Defining informational content

Jonathan asked:

A piece of information (a message, a story, a recipe, a formula) can be encoded in a great number of different media and symbolic systems. It can for example be written in different languages, or in morse or binary code, or numerical symbols; written on paper, stored on a disk drive, or carved in stone. In each representation, the same meaning is conveyed. So my question is, what is it that stays the same, and what changes?

Answer by Helier Robinson

A concept is a combination of word and the meaning of that word. In you question the word is changing and the meaning is remaining the same. Note that the meaning of ‘meaning’ is debatable: some philosophers claim that some meanings are abstract ideas, while others deny the possibility of abstract ideas. I suspect that some people can discover abstract ideas introspectively (mathematicians, for example) and others cannot; hence the debate. Note also that a statement (which is a grammatically correct sentence which is either true or false) is a similar combination: this time of sentence and proposition; and a proposition is a compound meaning.


Answer by Geoffrey Klempner

There are cases where there is a clear 1-1 correlation, defined by a rule, between a piece of information ‘encoded in different media’, as you put it. Wittgenstein in Tractatus 4.04 gives the example of a piece of music, where the sound waves, grooves in the gramophone record, and notes on the page have a common musical content. But even looking at this simple case raises problems. In what way does a CD capture the ‘same’ information as vinyl? Collectors of old 33 LP records will tell you that something is ‘lost’ in the translation to digital.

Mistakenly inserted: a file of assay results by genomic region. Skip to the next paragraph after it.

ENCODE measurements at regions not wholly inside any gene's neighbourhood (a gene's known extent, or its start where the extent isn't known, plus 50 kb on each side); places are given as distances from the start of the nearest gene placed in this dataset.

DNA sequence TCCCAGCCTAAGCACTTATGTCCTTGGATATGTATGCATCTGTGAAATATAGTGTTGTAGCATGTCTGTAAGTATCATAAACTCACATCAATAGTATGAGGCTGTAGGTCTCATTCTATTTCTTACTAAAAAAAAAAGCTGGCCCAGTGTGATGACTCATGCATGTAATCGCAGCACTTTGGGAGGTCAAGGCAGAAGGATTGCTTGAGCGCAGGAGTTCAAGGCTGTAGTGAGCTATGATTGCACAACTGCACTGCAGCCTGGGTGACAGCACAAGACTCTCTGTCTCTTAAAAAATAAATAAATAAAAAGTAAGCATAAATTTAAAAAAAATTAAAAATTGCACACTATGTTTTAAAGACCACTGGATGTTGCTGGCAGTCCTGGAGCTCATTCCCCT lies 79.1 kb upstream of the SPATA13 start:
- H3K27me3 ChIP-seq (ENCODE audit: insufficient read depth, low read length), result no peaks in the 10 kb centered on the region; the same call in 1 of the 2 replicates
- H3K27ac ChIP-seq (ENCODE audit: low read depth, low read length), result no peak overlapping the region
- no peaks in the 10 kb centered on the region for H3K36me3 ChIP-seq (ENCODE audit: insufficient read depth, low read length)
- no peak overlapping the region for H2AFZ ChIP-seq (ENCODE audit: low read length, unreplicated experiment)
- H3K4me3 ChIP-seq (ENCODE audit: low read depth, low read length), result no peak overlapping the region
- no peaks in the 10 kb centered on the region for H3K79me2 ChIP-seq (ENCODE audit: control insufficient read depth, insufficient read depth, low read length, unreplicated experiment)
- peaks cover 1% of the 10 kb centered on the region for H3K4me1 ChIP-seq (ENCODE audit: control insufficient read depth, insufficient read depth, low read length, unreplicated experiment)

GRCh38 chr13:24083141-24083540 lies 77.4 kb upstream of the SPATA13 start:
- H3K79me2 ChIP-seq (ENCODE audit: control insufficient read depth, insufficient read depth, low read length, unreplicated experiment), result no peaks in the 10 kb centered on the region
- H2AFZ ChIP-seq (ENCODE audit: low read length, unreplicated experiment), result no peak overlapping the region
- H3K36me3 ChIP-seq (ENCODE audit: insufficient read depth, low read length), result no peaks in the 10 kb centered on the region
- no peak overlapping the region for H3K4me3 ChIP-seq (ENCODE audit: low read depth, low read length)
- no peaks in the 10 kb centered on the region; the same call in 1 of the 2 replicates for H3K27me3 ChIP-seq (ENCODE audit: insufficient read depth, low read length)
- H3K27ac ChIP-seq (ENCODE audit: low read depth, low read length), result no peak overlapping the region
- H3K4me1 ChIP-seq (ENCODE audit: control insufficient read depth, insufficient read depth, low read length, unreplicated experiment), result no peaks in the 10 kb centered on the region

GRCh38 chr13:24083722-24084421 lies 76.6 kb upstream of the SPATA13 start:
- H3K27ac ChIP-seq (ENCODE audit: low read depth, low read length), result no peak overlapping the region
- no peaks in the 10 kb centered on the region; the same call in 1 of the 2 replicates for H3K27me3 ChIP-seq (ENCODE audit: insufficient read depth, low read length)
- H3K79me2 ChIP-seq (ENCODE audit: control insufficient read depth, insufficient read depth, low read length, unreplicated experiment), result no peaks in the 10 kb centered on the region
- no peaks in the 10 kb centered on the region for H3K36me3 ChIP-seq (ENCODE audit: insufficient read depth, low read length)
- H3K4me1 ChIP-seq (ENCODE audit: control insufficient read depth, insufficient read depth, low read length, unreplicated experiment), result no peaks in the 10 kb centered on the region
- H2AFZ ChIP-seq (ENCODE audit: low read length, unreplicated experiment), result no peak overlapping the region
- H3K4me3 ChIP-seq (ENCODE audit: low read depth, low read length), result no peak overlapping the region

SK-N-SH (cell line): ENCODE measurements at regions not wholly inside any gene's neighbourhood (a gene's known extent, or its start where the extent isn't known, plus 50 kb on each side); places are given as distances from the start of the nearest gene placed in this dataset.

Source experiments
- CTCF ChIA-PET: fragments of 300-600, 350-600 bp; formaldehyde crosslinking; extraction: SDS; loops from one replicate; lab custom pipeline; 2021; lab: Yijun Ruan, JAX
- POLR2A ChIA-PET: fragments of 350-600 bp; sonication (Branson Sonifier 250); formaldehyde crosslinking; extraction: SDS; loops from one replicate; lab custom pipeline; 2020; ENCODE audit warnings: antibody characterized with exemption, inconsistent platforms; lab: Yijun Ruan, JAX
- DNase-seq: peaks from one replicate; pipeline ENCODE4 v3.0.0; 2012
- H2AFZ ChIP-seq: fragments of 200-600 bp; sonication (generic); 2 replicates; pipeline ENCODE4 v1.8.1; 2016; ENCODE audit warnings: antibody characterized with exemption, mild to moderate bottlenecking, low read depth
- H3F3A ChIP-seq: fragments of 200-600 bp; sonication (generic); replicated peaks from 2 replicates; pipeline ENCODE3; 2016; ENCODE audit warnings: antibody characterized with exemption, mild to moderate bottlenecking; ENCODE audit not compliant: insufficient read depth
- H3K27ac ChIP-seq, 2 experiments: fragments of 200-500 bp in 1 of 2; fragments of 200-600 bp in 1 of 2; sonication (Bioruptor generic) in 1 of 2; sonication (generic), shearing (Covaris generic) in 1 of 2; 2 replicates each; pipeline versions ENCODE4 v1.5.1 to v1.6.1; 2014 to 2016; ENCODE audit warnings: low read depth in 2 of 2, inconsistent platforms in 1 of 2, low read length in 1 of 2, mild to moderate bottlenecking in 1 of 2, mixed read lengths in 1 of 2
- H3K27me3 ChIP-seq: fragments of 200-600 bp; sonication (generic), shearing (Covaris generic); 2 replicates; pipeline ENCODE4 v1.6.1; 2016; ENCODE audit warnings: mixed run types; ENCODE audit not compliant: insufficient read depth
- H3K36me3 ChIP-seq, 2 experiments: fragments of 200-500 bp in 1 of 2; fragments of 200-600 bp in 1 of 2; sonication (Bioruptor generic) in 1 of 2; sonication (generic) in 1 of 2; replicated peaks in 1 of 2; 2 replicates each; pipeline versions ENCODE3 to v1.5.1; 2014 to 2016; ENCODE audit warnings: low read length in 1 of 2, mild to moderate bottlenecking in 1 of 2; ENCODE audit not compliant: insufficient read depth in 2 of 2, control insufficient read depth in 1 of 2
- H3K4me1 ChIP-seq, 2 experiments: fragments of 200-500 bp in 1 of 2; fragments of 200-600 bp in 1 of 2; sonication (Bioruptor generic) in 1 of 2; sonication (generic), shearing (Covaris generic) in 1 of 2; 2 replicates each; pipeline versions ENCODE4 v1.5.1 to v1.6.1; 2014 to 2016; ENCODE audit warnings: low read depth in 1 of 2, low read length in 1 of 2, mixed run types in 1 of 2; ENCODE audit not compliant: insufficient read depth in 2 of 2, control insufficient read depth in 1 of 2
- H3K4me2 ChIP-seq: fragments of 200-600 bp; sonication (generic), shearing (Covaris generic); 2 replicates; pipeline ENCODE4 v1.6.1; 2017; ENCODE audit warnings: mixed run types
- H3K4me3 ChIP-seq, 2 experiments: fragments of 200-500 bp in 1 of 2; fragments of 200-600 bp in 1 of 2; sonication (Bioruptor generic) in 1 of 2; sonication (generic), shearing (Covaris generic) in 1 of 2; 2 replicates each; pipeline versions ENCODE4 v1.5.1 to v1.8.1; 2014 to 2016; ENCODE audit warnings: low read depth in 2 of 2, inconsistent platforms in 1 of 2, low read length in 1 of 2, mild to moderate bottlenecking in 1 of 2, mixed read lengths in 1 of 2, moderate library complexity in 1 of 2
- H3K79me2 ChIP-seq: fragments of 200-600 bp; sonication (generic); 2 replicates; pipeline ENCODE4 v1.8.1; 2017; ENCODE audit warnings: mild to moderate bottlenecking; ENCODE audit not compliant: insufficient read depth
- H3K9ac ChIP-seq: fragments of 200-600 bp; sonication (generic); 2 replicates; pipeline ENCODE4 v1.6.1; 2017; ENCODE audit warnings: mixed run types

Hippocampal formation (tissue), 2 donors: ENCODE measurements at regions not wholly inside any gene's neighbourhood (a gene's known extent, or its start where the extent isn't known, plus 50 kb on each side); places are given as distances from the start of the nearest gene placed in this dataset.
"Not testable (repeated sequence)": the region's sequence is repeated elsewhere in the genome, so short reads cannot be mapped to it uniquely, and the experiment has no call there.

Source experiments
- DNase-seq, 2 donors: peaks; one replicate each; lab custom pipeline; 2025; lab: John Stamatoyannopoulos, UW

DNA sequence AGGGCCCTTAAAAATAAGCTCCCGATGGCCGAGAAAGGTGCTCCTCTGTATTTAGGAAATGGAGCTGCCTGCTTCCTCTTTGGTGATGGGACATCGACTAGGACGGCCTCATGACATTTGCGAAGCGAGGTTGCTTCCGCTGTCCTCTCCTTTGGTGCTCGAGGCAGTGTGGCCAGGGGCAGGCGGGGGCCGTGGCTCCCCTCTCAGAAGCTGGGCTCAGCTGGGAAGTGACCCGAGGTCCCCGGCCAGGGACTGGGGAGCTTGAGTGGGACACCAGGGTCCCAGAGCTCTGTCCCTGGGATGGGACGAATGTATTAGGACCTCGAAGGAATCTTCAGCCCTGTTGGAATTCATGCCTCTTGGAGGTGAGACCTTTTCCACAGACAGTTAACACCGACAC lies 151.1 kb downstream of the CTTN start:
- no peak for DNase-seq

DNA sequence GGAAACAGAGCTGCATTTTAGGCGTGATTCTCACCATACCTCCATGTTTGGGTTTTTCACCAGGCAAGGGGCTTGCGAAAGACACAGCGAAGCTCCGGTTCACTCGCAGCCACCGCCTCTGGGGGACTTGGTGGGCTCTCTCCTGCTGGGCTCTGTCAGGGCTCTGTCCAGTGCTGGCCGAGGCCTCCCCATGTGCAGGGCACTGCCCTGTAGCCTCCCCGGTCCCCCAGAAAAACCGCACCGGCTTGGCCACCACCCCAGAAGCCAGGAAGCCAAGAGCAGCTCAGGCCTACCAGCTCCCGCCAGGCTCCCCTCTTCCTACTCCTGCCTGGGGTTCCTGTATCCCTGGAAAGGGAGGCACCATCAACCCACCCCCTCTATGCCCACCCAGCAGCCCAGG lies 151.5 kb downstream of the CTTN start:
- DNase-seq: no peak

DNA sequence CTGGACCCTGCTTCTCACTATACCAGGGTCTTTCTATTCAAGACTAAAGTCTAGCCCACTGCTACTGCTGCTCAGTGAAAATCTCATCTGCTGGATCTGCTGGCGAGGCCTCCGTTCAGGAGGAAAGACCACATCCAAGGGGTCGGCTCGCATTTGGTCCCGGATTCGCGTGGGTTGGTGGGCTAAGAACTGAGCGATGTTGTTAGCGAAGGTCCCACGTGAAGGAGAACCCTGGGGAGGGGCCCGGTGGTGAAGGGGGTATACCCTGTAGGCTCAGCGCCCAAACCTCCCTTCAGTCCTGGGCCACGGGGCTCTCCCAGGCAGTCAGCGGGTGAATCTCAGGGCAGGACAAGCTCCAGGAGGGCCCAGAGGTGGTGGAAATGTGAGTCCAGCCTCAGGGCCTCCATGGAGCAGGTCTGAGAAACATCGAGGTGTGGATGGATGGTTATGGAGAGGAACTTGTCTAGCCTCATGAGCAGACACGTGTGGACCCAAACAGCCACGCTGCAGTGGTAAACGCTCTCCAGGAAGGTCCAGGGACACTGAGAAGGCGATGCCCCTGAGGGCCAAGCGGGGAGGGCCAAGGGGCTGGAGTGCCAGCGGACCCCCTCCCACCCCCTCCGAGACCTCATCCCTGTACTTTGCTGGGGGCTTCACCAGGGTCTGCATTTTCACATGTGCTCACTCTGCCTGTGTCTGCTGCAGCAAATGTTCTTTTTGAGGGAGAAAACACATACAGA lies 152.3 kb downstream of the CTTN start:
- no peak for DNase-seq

In this context one might also consider W.V.O. Quine’s famous scepticism about the analytic-synthetic distinction in his essay ‘Two Dogmas of Empiricism’. Whether two propositions ‘mean’ the same thing isn’t something isn’t something we just ‘know’ a priori by some mystical intuition. It is always an empirical question whether two words or sentences ‘mean’ the same thing. The only exception being where we explicitly stipulate the meaning of a term – but even here there is a defeasible claim to the effect that the term in question really has a meaning (think of ‘phlogiston’ or ‘witch’).


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